What more can be said about the Suzuki Swift other than popular. The supermini is essentially everywhere you look and has been since it first rolled off the production line in 1983. It’s gone through four generations and numerous facelifts, been front and all wheel drive, modernised and awarded 5-stars for safety, been naturally aspirated and turbo’d and now it’s been electrified, albeit mildly. Yes the Swift has joined the EV world and Suzuki New Zealand gave us the keys to check it out.
Keys, yes keys, our top of the range two-tone limited model needed a key to start, where’s the push button? That’s not all, for those lucky enough to sit in the rear, the doors have these weird levers that when you wind them, the windows roll down – sure the wife may say that I live in the past but this brought my memories of the 80s flooding back.
The shape itself is timeless and one that’s been instantly recognisable since the early noughties although being a fourth generation facelift it’s curves are softer and eyes are brighter – self leveling projector LED to be more precise. As I said before, my model was the two-tone blue and black limited so door mirrors were body coloured (well black roof coloured) and there was plenty of matte black dotted around to contrast the metallic midnight blue.
The interior is awash with economical yet well thought out materials, essentially the majority of the most used areas, from the steering wheel to the radio’s volume button have a nice tactile feel about them, while the more expansive, less touched fixtures such as the dash, Suzuki has been more conservative with. The layout is clean and offers a more expansive feel for such a compact vehicle and the list of 5-Star ANCAP safety features and driver’s aids is impressive, everything from Lane Keep Assist and Adaptive Cruise, to weave alert and rear cross traffic.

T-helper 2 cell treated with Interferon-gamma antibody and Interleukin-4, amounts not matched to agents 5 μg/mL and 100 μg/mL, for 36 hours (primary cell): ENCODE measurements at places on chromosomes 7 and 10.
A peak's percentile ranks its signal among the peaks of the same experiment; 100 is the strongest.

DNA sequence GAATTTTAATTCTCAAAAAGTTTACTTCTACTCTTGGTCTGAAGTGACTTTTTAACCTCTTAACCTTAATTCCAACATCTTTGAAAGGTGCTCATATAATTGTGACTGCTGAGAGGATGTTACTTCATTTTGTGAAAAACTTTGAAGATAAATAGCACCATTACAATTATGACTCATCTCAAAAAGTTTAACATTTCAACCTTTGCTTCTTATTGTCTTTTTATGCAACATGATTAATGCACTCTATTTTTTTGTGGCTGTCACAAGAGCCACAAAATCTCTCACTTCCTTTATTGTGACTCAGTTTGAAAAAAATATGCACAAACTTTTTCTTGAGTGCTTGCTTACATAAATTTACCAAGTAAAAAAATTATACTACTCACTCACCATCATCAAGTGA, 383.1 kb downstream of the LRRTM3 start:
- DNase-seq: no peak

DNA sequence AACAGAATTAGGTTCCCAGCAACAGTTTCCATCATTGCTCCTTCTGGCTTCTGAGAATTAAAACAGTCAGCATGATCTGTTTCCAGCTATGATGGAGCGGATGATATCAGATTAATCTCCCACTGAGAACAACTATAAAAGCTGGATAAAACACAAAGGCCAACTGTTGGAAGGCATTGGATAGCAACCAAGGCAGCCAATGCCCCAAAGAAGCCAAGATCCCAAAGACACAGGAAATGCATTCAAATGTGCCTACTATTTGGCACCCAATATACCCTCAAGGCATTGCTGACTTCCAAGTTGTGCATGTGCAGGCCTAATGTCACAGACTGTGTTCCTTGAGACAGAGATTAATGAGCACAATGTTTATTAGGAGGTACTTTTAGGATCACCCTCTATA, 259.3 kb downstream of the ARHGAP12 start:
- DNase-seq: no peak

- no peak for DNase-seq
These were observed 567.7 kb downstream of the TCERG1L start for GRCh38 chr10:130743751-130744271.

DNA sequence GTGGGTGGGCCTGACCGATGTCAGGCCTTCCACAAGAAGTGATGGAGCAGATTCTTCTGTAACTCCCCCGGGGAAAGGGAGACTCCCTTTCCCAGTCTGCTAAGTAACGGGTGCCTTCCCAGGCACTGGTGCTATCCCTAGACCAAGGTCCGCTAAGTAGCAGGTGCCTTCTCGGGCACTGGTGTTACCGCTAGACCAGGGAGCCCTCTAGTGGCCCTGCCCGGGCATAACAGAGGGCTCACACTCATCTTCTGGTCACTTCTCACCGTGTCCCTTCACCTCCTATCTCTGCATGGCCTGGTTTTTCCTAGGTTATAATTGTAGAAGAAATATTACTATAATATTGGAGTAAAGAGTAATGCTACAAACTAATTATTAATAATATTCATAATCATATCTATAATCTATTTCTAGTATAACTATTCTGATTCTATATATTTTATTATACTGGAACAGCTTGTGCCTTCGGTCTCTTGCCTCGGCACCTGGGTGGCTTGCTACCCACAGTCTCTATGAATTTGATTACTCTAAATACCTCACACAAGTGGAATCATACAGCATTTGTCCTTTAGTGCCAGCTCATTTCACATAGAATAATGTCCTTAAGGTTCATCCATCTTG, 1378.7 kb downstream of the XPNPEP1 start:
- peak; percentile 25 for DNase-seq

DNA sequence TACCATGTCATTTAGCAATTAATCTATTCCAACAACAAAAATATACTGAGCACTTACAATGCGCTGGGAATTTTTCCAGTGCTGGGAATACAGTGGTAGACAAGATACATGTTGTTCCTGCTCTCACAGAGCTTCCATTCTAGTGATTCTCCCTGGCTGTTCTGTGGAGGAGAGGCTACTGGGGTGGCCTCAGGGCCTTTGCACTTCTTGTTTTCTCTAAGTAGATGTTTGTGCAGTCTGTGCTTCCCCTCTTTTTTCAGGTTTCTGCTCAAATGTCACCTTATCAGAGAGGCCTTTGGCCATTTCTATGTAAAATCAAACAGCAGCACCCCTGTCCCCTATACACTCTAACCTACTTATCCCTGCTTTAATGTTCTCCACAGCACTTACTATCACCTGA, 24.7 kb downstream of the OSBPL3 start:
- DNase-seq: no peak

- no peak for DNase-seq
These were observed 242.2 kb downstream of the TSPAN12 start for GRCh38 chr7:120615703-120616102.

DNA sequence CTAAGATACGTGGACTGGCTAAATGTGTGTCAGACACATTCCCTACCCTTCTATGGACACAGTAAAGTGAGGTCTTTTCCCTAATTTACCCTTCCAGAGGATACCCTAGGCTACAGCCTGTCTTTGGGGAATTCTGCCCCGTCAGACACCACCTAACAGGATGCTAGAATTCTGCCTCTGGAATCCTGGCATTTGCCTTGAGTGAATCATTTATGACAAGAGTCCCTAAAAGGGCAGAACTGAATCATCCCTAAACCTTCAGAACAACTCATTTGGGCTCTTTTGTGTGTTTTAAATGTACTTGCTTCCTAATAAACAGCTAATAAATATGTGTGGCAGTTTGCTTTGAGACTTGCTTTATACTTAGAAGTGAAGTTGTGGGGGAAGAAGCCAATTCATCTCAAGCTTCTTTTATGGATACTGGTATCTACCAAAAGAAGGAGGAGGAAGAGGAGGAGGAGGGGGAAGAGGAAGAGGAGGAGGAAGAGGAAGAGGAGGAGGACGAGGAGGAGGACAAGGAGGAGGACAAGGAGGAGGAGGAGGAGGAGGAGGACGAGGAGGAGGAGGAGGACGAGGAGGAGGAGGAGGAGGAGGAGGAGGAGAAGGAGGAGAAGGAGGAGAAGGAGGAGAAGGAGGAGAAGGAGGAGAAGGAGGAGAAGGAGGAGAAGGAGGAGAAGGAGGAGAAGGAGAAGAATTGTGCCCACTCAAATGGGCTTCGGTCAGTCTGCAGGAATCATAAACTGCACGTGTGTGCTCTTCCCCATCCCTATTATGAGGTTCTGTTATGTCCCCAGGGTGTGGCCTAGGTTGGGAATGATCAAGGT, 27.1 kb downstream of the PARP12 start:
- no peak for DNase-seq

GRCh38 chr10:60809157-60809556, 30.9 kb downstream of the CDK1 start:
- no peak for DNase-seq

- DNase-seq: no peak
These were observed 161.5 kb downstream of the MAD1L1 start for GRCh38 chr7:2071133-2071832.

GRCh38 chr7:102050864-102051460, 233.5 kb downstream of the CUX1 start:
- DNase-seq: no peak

Now the Swift’s hybridness (or so the badge on the rear says). In actual fact, this Swift is basically dipping its toe in the EV water by being more mild hybrid than hybrid. What it has is an electric motor called an Integrated Starter Generator (ISG) that works alongside the vehicle’s 1.2L 4 cylinder engine. It’s powered by a 10 Ah lithium-ion battery that is charged as the car decelerates and brakes and helps improve the supermini’s fuel efficiency. It takes the place of a starter motor at the lights (you know when the car appears to stall and starts when you take your foot off the brake) and when driving the battery helps power all of the additional electrical systems like safety features, air conditioning, Bluetooth and smartphone connectivity.
The result is a Swift that boasts 4.1L/100km and lowers C02 emissions to just 94g/km, way under the soon to be (2025) targeted 105g/km. Suzuki NZ’s website has a calculator that works out what this means in dollar terms, if fuel costs $2/litre, this new Swift will travel over 1200km on $100, so let’s say an average Kiwi commutes 40km per day, that’s over 1 month of travel or by my reckoning, less than half the price of a bus pass!
My time with the Swift Hybrid was spent checking out the parks and reserves north of Auckland which involved some country/out of town driving and I don’t believe that this is the best way to showcase this car. The 61kW of power and 107Nm of torque did little to excite me when climbing coast hugging hills but on the plus side, I seldom had to go for the brake when cornering thanks to the compact car’s stoic chassis. However, when back in its natural city environment, it’s more the Swift I know and love and it’s capacity to sip fuel rewards you with more time behind the wheel between fill ups.
My conclusion is this, the Suzuki New Zealand Swift Hybrid is the cheapest Hybrid on the market at the moment but it’s not adding to the vehicle’s performance or driving the wheels, so if you’re out for a ‘performance’ Swift then go for the Sport version. But, if economy and emissions are more your thing, then this new Suzuk-e mild-hybrid is sure to please.